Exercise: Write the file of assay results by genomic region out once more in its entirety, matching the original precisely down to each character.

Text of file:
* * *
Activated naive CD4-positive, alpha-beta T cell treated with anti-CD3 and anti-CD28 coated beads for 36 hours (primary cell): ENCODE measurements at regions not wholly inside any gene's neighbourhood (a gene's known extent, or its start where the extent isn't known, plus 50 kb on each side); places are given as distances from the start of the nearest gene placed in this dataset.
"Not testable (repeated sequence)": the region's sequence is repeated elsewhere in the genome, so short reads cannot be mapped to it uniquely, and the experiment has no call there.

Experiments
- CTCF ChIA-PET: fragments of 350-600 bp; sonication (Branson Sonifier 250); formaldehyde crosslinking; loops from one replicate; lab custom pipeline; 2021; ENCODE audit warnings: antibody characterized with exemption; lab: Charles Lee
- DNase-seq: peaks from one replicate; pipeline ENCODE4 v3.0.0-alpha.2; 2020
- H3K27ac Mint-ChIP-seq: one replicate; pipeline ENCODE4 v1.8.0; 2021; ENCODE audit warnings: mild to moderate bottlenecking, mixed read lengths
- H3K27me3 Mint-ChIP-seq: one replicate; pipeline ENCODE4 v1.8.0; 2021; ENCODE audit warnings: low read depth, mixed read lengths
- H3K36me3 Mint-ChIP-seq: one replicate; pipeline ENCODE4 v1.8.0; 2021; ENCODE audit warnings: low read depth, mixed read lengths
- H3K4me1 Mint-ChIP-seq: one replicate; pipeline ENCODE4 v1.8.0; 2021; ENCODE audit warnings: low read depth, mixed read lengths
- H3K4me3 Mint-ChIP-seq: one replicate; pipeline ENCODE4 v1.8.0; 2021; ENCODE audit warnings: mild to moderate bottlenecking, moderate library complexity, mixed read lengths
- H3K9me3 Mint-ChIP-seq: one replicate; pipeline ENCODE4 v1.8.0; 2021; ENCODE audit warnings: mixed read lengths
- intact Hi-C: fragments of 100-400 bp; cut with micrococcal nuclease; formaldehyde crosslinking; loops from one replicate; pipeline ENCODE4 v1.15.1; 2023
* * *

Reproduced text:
Activated naive CD4-positive, alpha-beta T cell treated with anti-CD3 and anti-CD28 coated beads for 36 hours (primary cell): ENCODE measurements at regions not wholly inside any gene's neighbourhood (a gene's known extent, or its start where the extent isn't known, plus 50 kb on each side); places are given as distances from the start of the nearest gene placed in this dataset.
"Not testable (repeated sequence)": the region's sequence is repeated elsewhere in the genome, so short reads cannot be mapped to it uniquely, and the experiment has no call there.

Experiments
- CTCF ChIA-PET: fragments of 350-600 bp; sonication (Branson Sonifier 250); formaldehyde crosslinking; loops from one replicate; lab custom pipeline; 2021; ENCODE audit warnings: antibody characterized with exemption; lab: Charles Lee
- DNase-seq: peaks from one replicate; pipeline ENCODE4 v3.0.0-alpha.2; 2020
- H3K27ac Mint-ChIP-seq: one replicate; pipeline ENCODE4 v1.8.0; 2021; ENCODE audit warnings: mild to moderate bottlenecking, mixed read lengths
- H3K27me3 Mint-ChIP-seq: one replicate; pipeline ENCODE4 v1.8.0; 2021; ENCODE audit warnings: low read depth, mixed read lengths
- H3K36me3 Mint-ChIP-seq: one replicate; pipeline ENCODE4 v1.8.0; 2021; ENCODE audit warnings: low read depth, mixed read lengths
- H3K4me1 Mint-ChIP-seq: one replicate; pipeline ENCODE4 v1.8.0; 2021; ENCODE audit warnings: low read depth, mixed read lengths
- H3K4me3 Mint-ChIP-seq: one replicate; pipeline ENCODE4 v1.8.0; 2021; ENCODE audit warnings: mild to moderate bottlenecking, moderate library complexity, mixed read lengths
- H3K9me3 Mint-ChIP-seq: one replicate; pipeline ENCODE4 v1.8.0; 2021; ENCODE audit warnings: mixed read lengths
- intact Hi-C: fragments of 100-400 bp; cut with micrococcal nuclease; formaldehyde crosslinking; loops from one replicate; pipeline ENCODE4 v1.15.1; 2023